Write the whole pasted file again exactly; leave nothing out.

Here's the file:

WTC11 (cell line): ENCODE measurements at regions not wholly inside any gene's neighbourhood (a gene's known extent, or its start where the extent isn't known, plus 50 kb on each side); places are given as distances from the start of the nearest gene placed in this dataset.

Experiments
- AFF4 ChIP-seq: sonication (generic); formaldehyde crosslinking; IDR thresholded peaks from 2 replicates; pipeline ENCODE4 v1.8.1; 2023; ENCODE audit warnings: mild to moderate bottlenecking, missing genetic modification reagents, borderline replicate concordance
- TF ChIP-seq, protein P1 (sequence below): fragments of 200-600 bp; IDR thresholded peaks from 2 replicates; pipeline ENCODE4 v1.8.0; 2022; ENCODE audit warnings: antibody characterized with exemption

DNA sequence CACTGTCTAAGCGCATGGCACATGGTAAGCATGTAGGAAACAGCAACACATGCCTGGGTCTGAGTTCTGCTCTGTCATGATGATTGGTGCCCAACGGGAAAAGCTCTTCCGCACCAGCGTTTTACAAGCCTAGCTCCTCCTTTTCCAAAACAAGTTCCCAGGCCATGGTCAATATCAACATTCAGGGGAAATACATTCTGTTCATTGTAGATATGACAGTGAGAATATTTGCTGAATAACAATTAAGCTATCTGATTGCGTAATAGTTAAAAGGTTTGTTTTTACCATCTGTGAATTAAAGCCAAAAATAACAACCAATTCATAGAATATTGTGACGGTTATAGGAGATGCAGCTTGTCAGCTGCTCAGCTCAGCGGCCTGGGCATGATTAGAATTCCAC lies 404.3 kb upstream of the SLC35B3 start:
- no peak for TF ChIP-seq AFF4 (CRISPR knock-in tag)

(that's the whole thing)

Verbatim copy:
WTC11 (cell line): ENCODE measurements at regions not wholly inside any gene's neighbourhood (a gene's known extent, or its start where the extent isn't known, plus 50 kb on each side); places are given as distances from the start of the nearest gene placed in this dataset.

Experiments
- AFF4 ChIP-seq: sonication (generic); formaldehyde crosslinking; IDR thresholded peaks from 2 replicates; pipeline ENCODE4 v1.8.1; 2023; ENCODE audit warnings: mild to moderate bottlenecking, missing genetic modification reagents, borderline replicate concordance
- TF ChIP-seq, protein P1 (sequence below): fragments of 200-600 bp; IDR thresholded peaks from 2 replicates; pipeline ENCODE4 v1.8.0; 2022; ENCODE audit warnings: antibody characterized with exemption

DNA sequence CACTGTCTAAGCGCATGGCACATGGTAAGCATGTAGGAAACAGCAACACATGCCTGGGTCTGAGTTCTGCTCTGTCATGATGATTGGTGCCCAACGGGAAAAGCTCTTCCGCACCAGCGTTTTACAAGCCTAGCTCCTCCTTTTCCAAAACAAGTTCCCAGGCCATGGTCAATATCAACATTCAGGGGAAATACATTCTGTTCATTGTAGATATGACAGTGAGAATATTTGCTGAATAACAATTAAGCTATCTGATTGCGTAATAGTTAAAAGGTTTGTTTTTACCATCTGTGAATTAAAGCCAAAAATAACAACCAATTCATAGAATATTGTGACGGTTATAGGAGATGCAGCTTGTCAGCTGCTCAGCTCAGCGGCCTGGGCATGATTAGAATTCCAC lies 404.3 kb upstream of the SLC35B3 start:
- no peak for TF ChIP-seq AFF4 (CRISPR knock-in tag)